Political parties row over 48 hour working week

MSPs discuss European plans
MSPs discuss European plans

Labour MEPs have voted against Gordon Brown over the scrapping of Britain’s opt-out from the maximum 48 hour working week.

The European Parliament voted to remove Britain’s opt-out meaning the new resolution could be in place by 2011.

Labour MPs and MEPs disagreed on the move, with MEPs voting down the opt-out by 421 to 273.

Listen to working week:

The SNP have sided with the Prime Minister, arguing that the opt-out is necessary to retain the integrity and flexibility of many public services, particularly in rural and island areas.

SNP MEP Alyn Smith told Dunedin Napier News:  “Some MEPs are trying to hoodwink people into thinking that this is somehow a victory for the rights of workers.” He added:  “It is rare I find myself in total agreement with the UK government but when I do, as does my own government in Scotland, I’ll work with them.”

The issue has had increased pressure due to the economic downturn, with many member states wanting the option to exceed the 48 hour week.

A number of rural organisations, in particular the retained fire-fighters union, fear that some 321 of Scotland’s 391 fire stations will be drastically affected by this decision.  NFU Scotland is similarly concerned over the position of farming workers.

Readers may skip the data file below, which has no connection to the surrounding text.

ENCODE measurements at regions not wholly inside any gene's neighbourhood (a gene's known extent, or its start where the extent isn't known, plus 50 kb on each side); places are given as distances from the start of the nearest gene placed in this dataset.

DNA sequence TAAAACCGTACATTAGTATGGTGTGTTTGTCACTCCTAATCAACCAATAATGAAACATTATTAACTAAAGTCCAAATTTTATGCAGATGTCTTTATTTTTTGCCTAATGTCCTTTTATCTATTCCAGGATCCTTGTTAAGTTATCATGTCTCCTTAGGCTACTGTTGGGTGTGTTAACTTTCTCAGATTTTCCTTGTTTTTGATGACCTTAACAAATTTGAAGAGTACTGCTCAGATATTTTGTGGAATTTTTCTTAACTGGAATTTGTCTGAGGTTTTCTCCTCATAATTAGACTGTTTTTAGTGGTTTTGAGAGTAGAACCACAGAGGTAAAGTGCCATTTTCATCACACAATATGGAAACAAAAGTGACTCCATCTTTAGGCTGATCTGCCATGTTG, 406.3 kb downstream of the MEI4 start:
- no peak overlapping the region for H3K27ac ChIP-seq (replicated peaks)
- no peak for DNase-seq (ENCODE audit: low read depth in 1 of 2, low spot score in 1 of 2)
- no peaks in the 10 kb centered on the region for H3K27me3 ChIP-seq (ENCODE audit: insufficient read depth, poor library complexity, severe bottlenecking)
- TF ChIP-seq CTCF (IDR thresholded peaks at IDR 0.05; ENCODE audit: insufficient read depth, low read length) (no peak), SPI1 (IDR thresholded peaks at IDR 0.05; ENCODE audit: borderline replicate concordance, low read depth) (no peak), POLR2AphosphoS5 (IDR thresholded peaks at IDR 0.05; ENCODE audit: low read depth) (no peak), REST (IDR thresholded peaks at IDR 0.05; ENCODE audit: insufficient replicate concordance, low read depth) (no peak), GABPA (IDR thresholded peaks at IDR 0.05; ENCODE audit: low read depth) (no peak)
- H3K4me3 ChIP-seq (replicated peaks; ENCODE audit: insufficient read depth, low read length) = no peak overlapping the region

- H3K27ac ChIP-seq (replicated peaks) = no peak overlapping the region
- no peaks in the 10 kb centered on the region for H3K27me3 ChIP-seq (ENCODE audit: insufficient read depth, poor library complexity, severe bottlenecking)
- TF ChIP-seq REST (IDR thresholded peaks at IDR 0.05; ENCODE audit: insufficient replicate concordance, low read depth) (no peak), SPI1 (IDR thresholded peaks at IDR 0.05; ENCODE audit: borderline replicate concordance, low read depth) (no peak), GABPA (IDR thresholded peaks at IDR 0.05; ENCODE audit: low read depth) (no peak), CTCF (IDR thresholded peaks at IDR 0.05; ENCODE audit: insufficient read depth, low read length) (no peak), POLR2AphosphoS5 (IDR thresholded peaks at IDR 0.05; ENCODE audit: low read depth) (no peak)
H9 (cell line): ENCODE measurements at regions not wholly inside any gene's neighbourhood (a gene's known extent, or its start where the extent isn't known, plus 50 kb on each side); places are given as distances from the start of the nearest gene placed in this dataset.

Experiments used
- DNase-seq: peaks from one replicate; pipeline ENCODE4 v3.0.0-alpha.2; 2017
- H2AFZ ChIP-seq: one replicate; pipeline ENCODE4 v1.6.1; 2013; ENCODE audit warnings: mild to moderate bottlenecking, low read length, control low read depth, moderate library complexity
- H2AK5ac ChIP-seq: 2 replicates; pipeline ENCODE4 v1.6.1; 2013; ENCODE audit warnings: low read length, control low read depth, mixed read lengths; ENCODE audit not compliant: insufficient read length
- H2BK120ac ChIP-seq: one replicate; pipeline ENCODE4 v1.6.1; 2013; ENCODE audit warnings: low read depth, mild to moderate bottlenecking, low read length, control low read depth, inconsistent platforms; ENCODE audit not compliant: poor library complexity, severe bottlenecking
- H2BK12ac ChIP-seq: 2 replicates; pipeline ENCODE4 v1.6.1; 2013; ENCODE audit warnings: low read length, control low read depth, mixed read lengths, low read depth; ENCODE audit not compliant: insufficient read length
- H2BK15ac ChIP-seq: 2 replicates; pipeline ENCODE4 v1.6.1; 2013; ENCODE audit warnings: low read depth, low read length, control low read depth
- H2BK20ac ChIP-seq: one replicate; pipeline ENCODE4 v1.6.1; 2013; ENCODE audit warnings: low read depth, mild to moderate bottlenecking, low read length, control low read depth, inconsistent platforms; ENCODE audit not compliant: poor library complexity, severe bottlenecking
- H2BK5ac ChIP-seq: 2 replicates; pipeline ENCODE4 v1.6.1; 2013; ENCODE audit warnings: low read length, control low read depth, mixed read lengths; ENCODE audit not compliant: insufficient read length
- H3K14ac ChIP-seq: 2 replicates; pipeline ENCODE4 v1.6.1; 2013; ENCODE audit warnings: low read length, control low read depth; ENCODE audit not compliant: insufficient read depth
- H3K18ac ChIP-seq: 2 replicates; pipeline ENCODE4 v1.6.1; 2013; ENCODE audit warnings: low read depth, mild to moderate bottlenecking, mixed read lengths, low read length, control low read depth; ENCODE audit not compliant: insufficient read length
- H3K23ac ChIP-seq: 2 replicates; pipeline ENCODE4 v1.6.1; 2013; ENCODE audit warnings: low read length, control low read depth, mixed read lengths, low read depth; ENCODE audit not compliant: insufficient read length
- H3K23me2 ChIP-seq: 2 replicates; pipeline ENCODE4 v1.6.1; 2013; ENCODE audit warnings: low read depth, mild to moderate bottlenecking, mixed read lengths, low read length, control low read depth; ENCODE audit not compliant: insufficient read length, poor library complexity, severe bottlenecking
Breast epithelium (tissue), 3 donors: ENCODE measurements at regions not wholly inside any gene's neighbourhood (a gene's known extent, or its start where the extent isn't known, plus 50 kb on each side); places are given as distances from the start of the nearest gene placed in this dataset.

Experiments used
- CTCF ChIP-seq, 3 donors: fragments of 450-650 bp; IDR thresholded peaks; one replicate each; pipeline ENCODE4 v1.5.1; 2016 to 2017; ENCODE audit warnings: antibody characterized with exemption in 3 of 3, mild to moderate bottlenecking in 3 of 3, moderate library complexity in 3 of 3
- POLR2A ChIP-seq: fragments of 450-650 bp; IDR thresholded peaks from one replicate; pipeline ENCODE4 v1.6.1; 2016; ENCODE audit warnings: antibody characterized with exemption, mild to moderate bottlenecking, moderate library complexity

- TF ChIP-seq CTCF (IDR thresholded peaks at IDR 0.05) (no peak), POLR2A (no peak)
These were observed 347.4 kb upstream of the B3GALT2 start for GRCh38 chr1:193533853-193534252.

Supporters of the resolution argue that it provides sufficient short-term scope for working longer hours if necessary.

“Scottish workers, like those in the rest of Europe, have a right to common decent working and living conditions”, said David Martin, Scottish Labour MEP.

He concluded: “And the new 12-month averaging of working time, as opposed to the previous four-month average, offers great flexibility for work time planning.”

But opponents said it should not be up to the EU to determine the working patterns of different employment cultures in the member states.

Alyn Smith said: “I fundamentally disagree that working time should be regulated across 27 different states from the Algarve to the Arctic Circle. The impact of this decision, if actually implemented, would be quite unworkable for vast swathes of the country. It might look good in a centrally heated Brussels office but it assuredly will not do what it says on the tin.”

The dossier will now enter a  conciliation process where Member States will negotiate the minutia’s, meaning continued legal uncertainty for Europe’s workers.